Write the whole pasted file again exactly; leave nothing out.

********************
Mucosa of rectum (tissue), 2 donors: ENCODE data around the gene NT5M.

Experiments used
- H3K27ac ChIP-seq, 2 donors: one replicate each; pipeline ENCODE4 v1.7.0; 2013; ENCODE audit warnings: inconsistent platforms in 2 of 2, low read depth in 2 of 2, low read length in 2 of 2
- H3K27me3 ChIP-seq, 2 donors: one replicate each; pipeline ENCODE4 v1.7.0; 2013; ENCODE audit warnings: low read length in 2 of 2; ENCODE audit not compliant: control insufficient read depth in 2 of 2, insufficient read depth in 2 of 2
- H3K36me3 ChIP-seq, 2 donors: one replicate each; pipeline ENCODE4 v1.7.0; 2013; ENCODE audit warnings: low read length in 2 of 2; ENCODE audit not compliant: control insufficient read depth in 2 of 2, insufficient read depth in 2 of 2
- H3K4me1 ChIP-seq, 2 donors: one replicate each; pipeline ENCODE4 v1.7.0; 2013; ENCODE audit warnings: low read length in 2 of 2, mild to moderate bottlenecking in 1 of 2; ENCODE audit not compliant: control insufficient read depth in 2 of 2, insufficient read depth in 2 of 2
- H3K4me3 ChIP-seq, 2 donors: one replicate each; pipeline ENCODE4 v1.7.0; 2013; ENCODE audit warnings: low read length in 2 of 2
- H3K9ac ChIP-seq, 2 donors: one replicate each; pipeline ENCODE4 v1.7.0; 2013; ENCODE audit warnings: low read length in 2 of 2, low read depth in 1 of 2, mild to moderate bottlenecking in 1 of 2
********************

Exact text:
Mucosa of rectum (tissue), 2 donors: ENCODE data around the gene NT5M.

Experiments used
- H3K27ac ChIP-seq, 2 donors: one replicate each; pipeline ENCODE4 v1.7.0; 2013; ENCODE audit warnings: inconsistent platforms in 2 of 2, low read depth in 2 of 2, low read length in 2 of 2
- H3K27me3 ChIP-seq, 2 donors: one replicate each; pipeline ENCODE4 v1.7.0; 2013; ENCODE audit warnings: low read length in 2 of 2; ENCODE audit not compliant: control insufficient read depth in 2 of 2, insufficient read depth in 2 of 2
- H3K36me3 ChIP-seq, 2 donors: one replicate each; pipeline ENCODE4 v1.7.0; 2013; ENCODE audit warnings: low read length in 2 of 2; ENCODE audit not compliant: control insufficient read depth in 2 of 2, insufficient read depth in 2 of 2
- H3K4me1 ChIP-seq, 2 donors: one replicate each; pipeline ENCODE4 v1.7.0; 2013; ENCODE audit warnings: low read length in 2 of 2, mild to moderate bottlenecking in 1 of 2; ENCODE audit not compliant: control insufficient read depth in 2 of 2, insufficient read depth in 2 of 2
- H3K4me3 ChIP-seq, 2 donors: one replicate each; pipeline ENCODE4 v1.7.0; 2013; ENCODE audit warnings: low read length in 2 of 2
- H3K9ac ChIP-seq, 2 donors: one replicate each; pipeline ENCODE4 v1.7.0; 2013; ENCODE audit warnings: low read length in 2 of 2, low read depth in 1 of 2, mild to moderate bottlenecking in 1 of 2